It’s not the last time I get the island to myself. Even the big-hitting attractions are weirdly quiet. At Gearrannan, I wander among the restored stone-and-thatch black houses in silence, the ghosts of the unbreakable generations who crofted here still whispering on the sea breeze. At Dun Carloway, it’s just me and a pair of pigeons cooing in the Iron Age broch (fort). Tow it to the mainland and it would be coach-party central.
Then there are the Callanish Standing Stones, a 5,000-year-old Stonehenge-on-sea (only without tickets and fencing). I visit just as the last of the sun has turned the sea lochs below a burning patchwork of russets and reds. Staggeringly, I’m completely alone, hugging the sun-baked neolithic stones and grinning.
It’s hardly surprising that the island is riddled with ‘blow-ins’ — people who came here for adventure or work and never left. In Upper Barvas, coastguard Paul Tunstall has turned his front rooms into a brilliantly bonkers antiques shop, selling a hoarder’s heaven of whale bones and gramophones, antique barometers and Harris Tweed jackets. And in the lonely, sea-loch-side hamlet of Miavaig, Mancunian Dave Smith (aka Dave the Diver) sells same-day harvested treats at the Scallop Shack by the pier. I scoff a plate of the sweetest seared scallops with black pudding, then join a three-hour boat trip from the pier with Seatrek, stopping for sea caves, a sea eagle nest and a magical hour of solitary wandering around the uninhabited island of Pabbay.
Rounding a bend while driving west across the headland, I have to pull over immediately to take in what I’m seeing: sand, sea and yet more sand. It’s Uig Sands, a deep, 1.5km-long tidal bay lapped by an aquamarine lagoon. I’d still be there today but for the distant memory of even better beaches — plus mountains — on Harris. Instead, I have a bowl of mussels at the striking new hilltop Uig Sands restaurant, staring speechless through the wall-to-wall glass over the very beach where the mussels were landed earlier this morning. Reluctantly, I drag myself back to the car.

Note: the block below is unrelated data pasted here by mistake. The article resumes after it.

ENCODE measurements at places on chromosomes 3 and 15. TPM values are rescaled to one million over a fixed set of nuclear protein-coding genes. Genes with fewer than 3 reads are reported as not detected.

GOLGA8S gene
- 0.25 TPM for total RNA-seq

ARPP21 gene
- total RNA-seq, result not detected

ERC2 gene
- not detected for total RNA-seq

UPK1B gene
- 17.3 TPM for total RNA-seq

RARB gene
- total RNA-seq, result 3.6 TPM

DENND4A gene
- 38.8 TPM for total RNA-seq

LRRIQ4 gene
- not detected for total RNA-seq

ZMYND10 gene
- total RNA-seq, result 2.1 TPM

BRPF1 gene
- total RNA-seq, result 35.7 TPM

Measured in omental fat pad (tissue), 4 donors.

There is no sign to tell you when you’ve crossed into Harris. You just know. Here on the southern part of the island, the heather suddenly rears up on both sides of the road in ominous rusty waves; walls of glowering granite thunder above. These are some of the oldest mountains on the planet. Formed three billion years ago, they are two thirds as old as time itself.
In a disconcertingly empty lay-by, I put on my walking boots and follow the footpath up Clisham, at 799m the tallest peak in the Outer Hebrides. It is sunny when I start, a white-out when I reach the summit. Not for me the ‘superb views over mountain and sea’ promised by the Walk Highlands website. I shelter inside the circular cairn and look up to see a raven circling in the mist. Suddenly, a deep visceral moan echoes through the grey. Somewhere on this sea of hidden summits, a stag is bellowing to his mates.
The road south from the mountains to the bottom of Harris hugs the west coast in an almost painful procession of spectacular white-sand beaches. Some — Luskentyre and Scarista — make me sad because they’ll never be mine; others are just annoying because I can’t drive past without stopping for one more Insta selfie. I leave the car in the hamlet of Northton and walk for an hour past Highland cows and skylarks to Tràigh na Teampaill, a perfect sliver of bone-white sand that’s empty save for a family of startled sheep munching kelp at the water’s edge.
My heart is still fluttering when I get to the very south of the island at Rodel, where I stop for chowder from chef Sam Barnes’s Seafood Shack below the forbidding 15th-century hilltop church. I blab about the sheep on the beach, the walk to get there, the almost unfathomable beauty of it all. He chuckles. ‘Have you been to Tràigh Mheilein?’
So on my last night, Tràigh Mheilein is where I go, driving on a single-track rollercoaster of a road running west from Harris’s main town, Tarbert, stopping time and again to toot at the sunbathing sheep blocking the road. Car sick, I park at the end of the road at Huisinish and trudge across a boggy headland path towards Sam’s beach. ‘Better be worth it,’ I think, grumpily.
It’s worth it, all right. Effectively a spit at one end, the beach merges with the shallows in a mosaic of stained-glass greens and blues, then stretches north for 1.5km fringed by emerald grass. There are sandpipers playing grandmother’s footsteps with the surf; a pair of oyster catchers poking about for clams; a seal staring from the blue. But otherwise it’s just me. Half of me is unnerved; the other half pitches his tent on the grass, fires up a brew, and calls out to the seal. I’ll be coming back again, that’s for sure, and next time I won’t wait 25 years.